Z39.00010: Duality and normal modes in a Cooper pair Wigner crystal Tamar Pereg-Barnea, Marcel Franz A duality transformation from a phase fluctuating d-wave superconductor to a condensed state of vortices shows that Cooper pairs may form a Wigner crystal once the phase fluctuations destroy the superconducting long range order [1]. The lattice constant and the basis of this crystal are consistent with the charge modulations seen by the STM experiments in strongly underdoped cuprates [2]. Based on this vortex-boson duality we suggest a theoretical picture to relate the charge modulations seen by STM and the mysterious increase in the thermal conductivity [3] recently observed in the underdoped non-superconducting state. This addition to the thermal conductivity has bosonic temperature dependence and is attributed within our picture to the vibrational modes of the pair Wigner crystal. We analyze the spectrum of these modes and find it qualitatively consistent with the experimental observations. \\ 1. Z. Tesanovic, Phys. Rev. Lett. 93, 217004 (2004).\\ 2. J. E. Hoffman et al., Science 295, 466 (2002).\\ 3. L. Taillefer (unpublished). [Preview Abstract] |
Friday, March 17, 2006 1:15PM - 1:27PM |
Z39.00011: Cooper-Pair Molasses: Cooling a nanomechanical resonator with quantum backaction A.K. Naik, O. Buu, M.D. LaHaye, K.C. Schwab, A.D. Armour, A.A. Clerk, M.P. Blencowe We have measured the back-action of a superconducting single electron transistor using a radio frequency nanomechanical resonator. The backaction forces are a factor of 15 above the intensity required by the Heisenberg uncertainty principle: $ \sqrt{S_x S_f}=15\frac{\hbar}{2} $. This system has also shown a record position and force sensitivity of $0.4fm/\sqrt{Hz}$ and $0.5aN/\sqrt{Hz}$, and the closest approach to the quantum ground state of a mechanical system (N=25) (1). In addition, we have discovered a novel cooling mechanism, analogous to optical molasses, which is a result of resonant Josephson effects in the transistor (2,3). Using devices of similar design and performance, we are anticipating the observation of squeezed, superposition, and entangled states of a mechanical device.\\ \\ 1. M.LaHaye, O. Buu, B. Camarota, K. Schwab, Science 304, 74 (2004). \\ 2. M. P. Blencowe, J. Imbers and A. D. Armour, xxx.lanl.gov/ cond-mat/0507645.\\ 3. A. A. Clerk, S. Bennett, xxx.lanl.gov/ cond-mat/0507646. \\ [Preview Abstract] |
Friday, March 17, 2006 1:27PM - 1:39PM |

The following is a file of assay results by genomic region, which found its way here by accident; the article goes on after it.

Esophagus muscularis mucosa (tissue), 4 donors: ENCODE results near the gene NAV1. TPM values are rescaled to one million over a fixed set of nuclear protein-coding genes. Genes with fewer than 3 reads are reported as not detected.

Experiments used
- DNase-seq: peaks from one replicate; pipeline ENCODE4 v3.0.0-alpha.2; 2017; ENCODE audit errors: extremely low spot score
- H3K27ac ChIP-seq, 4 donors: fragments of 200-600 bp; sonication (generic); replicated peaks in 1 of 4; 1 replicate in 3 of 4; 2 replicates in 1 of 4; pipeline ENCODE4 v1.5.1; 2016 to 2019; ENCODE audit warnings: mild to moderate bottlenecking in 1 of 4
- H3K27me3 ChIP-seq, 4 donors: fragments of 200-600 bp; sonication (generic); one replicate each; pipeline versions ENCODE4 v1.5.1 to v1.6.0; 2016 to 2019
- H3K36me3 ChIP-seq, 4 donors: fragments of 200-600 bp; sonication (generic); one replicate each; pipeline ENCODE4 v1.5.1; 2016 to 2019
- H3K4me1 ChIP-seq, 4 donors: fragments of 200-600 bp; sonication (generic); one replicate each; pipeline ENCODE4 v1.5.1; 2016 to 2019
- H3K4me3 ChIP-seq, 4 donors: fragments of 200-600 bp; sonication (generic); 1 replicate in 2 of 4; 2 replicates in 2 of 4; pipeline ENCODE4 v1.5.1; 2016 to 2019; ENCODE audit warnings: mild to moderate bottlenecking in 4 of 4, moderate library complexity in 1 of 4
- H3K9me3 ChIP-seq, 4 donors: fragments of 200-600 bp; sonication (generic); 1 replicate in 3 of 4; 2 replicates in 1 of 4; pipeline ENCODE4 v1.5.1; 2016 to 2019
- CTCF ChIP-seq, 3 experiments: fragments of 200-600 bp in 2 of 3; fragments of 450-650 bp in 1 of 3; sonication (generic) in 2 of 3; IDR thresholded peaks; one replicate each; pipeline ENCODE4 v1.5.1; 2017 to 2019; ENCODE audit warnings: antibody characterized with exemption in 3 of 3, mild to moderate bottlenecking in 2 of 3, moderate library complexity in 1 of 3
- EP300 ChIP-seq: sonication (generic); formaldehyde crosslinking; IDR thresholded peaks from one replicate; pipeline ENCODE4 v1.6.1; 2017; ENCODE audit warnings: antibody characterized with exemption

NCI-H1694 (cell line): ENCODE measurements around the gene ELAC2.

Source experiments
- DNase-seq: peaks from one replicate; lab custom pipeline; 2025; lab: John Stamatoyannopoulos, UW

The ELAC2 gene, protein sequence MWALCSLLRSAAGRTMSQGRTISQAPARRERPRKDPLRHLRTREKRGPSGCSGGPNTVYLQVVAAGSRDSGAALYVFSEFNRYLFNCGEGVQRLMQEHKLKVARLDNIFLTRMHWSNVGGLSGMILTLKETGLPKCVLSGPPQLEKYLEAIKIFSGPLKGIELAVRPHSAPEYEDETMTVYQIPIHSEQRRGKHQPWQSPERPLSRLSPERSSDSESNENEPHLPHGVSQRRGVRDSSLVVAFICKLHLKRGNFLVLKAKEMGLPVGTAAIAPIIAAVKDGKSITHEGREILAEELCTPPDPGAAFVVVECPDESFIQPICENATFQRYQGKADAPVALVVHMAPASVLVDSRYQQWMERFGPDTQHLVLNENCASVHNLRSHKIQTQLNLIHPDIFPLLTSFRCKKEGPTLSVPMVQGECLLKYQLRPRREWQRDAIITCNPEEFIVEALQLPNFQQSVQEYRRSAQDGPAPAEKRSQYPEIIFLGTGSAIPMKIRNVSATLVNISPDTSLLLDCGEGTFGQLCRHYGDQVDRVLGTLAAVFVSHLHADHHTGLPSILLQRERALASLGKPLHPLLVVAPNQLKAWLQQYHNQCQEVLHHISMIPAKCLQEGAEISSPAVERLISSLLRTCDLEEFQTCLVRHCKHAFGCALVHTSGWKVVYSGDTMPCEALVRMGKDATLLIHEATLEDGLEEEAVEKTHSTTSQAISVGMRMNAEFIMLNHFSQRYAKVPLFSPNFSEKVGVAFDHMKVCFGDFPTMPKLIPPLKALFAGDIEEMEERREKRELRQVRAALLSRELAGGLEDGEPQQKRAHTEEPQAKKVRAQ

Z39.00012: Real-Space Picture of the Cooper Pair Alan M. Kadin The Cooper pair is generally analyzed in momentum space, but its real-space structure also follows directly from the BCS theory. From this viewpoint [1], a Cooper pair consists of a spherical quasi-atomic wavefunction of radius $\sim \pi \xi _{0}$ for both electrons, with radial nodes separated by $\pi $/$k_{F}$. An induced commensurate quasi-static charge modulation in the underlying lattice provides the interaction potential, similar to that in the simple BCS approximation, which leads to a bound state. This picture can be generalized for alternative pairing symmetries (p or d-wave) as well as alternative pairing mechanisms (excitonic or spin-based) and extended to disordered superconductors. While it does not derive essentially new physics, this real-space approach may provide a more heuristic picture for developing and understanding new phenomena in superconductivity. [1] A.M. Kadin, http://www.arxiv.org/abs/cond-mat/0510279 [Preview Abstract] |
Friday, March 17, 2006 1:39PM - 1:51PM |
Z39.00013: Cooper pairs on a spherical surface Jacques Tempere, Vladimir Gladilin, Isaac Silvera, Jozef Devreese Superconductivity has been widely studied for flat, two-dimensional electron systems, such as electrons in copper-oxide planes or electron films on helium. In this contribution, we investigate how Cooper pairing is affected by curvature. In particular we investigate the pairing correlations of a spherical, two-dimensional electron gas. This system is realized in for example multielectron bubbles, and in metallic nanoshells. For the case of multielectron bubbles, the pairing Hamiltonian can be solved exactly using Richardson's method. This reveals not only the structure of the ground state, but also the density of states of the excited states. We find that in the ground state, a redistribution of the electrons over the angular momentum levels occur, and that in the density of states a pseudogap appears. These results are put in the context of multielectron bubbles in helium, and compared to those for a flat 2D electron system. [Preview Abstract] |
Friday, March 17, 2006 1:51PM - 2:03PM |
Z39.00014: Cooper Pair Wavefunction Approach to the AC Josephson Effect Yong-Jihn Kim Recently, we have proposed Cooper pair wavefunction approach to the DC Josephson effect, which shows the threshold resistance of SIS Josephson junctions (in the high tunneling resistance regime). In the MgB$_{2 }$case, since the threshold resistance is so small for the big gap, MgB$_{2 }$break junctions and SIS tunnel junctions display the Josephson supercurrent only for the small gap. We apply this approach to the AC Josephson effect. The amplitude of the oscillating supercurrent in the presence of the electric field is calculated, using the Cooper pair wavefunctions formed by the Airy functions. We also discuss the sign problem of the pair-quasi-particle interference term. [Preview Abstract] |